After surviving cancer, Dorothy Hortenstine is certain that exercise— and prayer— helped her to reclaim her health.
“It’s amazing what exercise can do,” Dorothy said. “I still have a ways to go, but I’m able to walk so much better now.” She credits physical therapists and trainers at the Center for Healthy Living at Sarah Bush Lincoln for helping her fight peripheral neuropathy, a nerve disorder that causes pain and weakness in her feet. It is a common side effect of chemotherapy.
Dorothy’s journey started in January 2018 when her doctor discovered a large mass in her colon during a routine colonoscopy. The Cooks Mills resident was diagnosed with stage 3C colon cancer, just a month after she lost her mother to cancer. Dorothy and her family were shocked and devastated by the news.
Aggressive treatment included surgery to remove a large portion of her lower colon, followed by six months of chemotherapy at the Sarah Bush Lincoln Regional Cancer Center. Dorothy admits that the treatments took an incredible toll on her body. “It was rough, and I’m still fighting the fatigue, but it’s a lot better than it was,” she said.
Medical Oncologist/Hematologist Kuppuswamy Jagarlamudi, MD, oversaw Dorothy’s care and adjusted her medication when chemotherapy-induced neuropathy starting causing ‘drop foot,’ a gait abnormality that made walking challenging. Dr. Jagarlamudi encouraged Dorothy’s desire to exercise with a personal trainer at the Center for Health Living, a new benefit offered to Sarah Bush Lincoln Regional Cancer Center patients through its Survivor Strength and Wellness program. “Dr. Jagarlamudi is so caring and he’s very smart,” she said. “Everyone at the Regional Cancer Center was so supportive and understanding.”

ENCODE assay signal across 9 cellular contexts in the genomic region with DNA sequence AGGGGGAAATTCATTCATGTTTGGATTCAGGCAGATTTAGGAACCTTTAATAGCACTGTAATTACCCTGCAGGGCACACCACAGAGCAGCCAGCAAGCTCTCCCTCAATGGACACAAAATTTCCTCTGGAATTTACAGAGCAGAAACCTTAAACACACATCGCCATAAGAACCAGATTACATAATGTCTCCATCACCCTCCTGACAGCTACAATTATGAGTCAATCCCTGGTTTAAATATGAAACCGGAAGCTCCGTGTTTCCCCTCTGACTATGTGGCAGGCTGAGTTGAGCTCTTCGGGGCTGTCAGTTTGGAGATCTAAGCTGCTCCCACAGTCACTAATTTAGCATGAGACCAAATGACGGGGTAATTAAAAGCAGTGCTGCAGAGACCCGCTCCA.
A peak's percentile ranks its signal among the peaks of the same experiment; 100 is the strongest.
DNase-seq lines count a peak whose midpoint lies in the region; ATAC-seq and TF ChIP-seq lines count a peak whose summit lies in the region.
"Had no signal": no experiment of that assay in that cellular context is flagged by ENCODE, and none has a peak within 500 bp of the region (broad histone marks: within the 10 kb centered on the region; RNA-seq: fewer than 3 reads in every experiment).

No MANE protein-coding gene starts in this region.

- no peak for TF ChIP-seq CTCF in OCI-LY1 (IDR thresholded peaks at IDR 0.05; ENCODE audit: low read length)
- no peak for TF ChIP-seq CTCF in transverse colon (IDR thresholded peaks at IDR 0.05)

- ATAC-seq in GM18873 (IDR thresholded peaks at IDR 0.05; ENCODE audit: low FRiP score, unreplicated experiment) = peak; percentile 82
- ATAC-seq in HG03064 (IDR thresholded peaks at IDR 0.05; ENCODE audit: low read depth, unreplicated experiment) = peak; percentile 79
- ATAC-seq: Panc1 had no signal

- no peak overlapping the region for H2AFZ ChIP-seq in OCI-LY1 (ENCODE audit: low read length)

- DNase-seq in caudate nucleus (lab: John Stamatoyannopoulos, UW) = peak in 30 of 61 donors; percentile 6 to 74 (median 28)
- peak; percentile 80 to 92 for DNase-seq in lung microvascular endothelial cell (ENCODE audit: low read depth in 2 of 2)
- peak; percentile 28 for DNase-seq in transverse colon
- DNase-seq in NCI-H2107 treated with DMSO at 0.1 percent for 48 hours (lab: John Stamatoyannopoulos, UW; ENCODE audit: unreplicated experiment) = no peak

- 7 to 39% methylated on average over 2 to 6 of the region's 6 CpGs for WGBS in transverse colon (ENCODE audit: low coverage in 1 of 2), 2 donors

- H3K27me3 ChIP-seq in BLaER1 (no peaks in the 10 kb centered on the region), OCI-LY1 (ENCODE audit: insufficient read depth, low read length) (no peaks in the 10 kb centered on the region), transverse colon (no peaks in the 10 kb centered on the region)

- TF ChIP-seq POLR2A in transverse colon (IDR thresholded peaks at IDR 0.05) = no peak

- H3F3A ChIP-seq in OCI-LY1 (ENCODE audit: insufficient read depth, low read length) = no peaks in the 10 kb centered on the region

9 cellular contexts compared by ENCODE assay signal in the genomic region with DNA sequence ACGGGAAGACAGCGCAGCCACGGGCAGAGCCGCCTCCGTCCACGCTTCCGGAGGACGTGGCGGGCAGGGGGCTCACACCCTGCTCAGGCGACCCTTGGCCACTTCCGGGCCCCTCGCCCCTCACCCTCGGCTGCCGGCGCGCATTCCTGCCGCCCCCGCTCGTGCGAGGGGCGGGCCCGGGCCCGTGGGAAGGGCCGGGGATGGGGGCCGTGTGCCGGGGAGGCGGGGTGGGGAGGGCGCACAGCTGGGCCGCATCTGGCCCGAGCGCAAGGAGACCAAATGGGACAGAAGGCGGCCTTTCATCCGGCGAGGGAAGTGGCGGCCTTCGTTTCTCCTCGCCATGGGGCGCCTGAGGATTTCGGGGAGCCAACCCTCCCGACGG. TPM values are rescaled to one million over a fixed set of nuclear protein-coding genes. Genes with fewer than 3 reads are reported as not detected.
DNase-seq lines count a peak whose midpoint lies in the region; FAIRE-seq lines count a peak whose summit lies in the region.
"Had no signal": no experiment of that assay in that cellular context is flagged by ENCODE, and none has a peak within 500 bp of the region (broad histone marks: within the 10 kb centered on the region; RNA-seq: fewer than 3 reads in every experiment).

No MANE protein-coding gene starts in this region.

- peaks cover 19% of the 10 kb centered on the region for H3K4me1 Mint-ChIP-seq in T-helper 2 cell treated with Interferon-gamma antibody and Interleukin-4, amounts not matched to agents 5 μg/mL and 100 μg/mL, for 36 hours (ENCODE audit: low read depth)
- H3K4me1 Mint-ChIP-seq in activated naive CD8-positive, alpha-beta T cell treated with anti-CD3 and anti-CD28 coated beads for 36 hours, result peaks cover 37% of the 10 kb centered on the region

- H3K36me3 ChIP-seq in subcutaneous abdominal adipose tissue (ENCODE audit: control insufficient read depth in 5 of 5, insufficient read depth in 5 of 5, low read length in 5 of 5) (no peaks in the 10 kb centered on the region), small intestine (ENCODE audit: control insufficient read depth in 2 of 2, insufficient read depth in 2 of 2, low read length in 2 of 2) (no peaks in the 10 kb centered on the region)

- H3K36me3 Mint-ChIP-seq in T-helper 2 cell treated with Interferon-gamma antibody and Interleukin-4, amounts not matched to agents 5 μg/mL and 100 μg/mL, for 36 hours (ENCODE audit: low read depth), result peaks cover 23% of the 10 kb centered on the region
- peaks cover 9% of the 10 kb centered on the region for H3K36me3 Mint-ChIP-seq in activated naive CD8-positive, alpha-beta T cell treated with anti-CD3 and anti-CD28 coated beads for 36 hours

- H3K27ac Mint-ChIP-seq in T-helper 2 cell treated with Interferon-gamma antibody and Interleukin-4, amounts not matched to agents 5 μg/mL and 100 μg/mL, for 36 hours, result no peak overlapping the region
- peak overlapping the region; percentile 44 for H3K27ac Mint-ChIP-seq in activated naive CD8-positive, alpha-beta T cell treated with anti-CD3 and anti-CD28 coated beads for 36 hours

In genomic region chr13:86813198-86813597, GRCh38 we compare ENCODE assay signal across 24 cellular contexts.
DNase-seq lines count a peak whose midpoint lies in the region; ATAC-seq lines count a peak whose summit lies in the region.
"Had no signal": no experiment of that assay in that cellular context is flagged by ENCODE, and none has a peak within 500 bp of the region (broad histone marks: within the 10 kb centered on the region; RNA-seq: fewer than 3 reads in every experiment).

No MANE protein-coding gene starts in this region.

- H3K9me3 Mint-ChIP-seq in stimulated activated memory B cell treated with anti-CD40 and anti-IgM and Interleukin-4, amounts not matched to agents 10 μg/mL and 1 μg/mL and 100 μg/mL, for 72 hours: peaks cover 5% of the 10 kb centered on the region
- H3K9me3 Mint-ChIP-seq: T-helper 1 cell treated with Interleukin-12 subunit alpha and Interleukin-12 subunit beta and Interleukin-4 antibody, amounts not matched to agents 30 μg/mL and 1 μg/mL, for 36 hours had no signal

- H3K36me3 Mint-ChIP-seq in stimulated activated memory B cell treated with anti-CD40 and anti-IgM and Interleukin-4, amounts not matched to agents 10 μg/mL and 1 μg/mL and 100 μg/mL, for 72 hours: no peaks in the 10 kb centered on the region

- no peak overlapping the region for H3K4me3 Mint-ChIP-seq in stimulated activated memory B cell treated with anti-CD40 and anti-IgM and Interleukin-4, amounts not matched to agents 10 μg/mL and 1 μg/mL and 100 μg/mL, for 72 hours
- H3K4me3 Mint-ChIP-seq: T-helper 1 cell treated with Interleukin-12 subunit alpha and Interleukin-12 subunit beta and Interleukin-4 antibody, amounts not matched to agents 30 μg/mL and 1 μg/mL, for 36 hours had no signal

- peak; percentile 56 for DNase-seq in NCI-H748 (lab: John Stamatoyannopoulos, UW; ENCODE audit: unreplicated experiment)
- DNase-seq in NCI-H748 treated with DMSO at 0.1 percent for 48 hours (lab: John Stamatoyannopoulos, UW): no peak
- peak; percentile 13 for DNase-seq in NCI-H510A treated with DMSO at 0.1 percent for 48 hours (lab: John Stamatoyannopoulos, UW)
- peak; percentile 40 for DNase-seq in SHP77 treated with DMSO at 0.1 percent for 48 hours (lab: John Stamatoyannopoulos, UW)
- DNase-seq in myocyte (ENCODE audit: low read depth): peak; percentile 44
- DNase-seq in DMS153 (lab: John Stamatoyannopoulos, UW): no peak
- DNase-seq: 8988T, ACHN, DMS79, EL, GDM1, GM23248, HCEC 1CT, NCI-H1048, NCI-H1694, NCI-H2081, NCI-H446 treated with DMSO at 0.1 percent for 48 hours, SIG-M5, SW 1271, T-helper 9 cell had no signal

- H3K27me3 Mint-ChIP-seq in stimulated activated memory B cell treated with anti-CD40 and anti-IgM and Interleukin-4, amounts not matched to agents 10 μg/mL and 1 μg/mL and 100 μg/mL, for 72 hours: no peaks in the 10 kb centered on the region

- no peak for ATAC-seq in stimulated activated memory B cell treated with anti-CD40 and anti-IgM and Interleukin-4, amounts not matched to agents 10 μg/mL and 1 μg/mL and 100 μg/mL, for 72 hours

Following a one-on-one evaluation, Dorothy’s trainer recommended physical therapy to help Dorothy strengthen her muscles and improve her balance. Dorothy made significant strides during seven weeks of physical therapy— so much progress, in fact, that she was ready to keep the momentum going by joining a four-month training program offered through the Center for Healthy Living.
Dorothy faithfully attended training sessions three times a week for two months, twice weekly during the third month and weekly for a month. Exercise specialist Nicole Gardner served as her personal guide through her transition to better health and fitness, supporting Dorothy when her needs were the greatest and gently encouraging her to become more independent and take more personal responsibility as she was able. “Nikki is so knowledgeable. When I started the program, I couldn’t even move my toes up and down, and those exercises really helped!” Dorothy said. “I have made a great deal of progress, and I am walking so much better. I’ve learned so much from physical therapy and the Wellness program, and I highly recommend them both.”
Dorothy was also on a mission to improve her high carcinoembryonic antigen (CEA) test number, a blood test used to help diagnose and manage certain types of cancers. A high CEA number can signal a greater chance for cancer recurrence. She had been discouraged after a CT scan in January 2019 revealed a few spots that Dr. Jagarlamudi was closely monitoring. “I was so upset about that, but it motivated me to work even harder,” she said.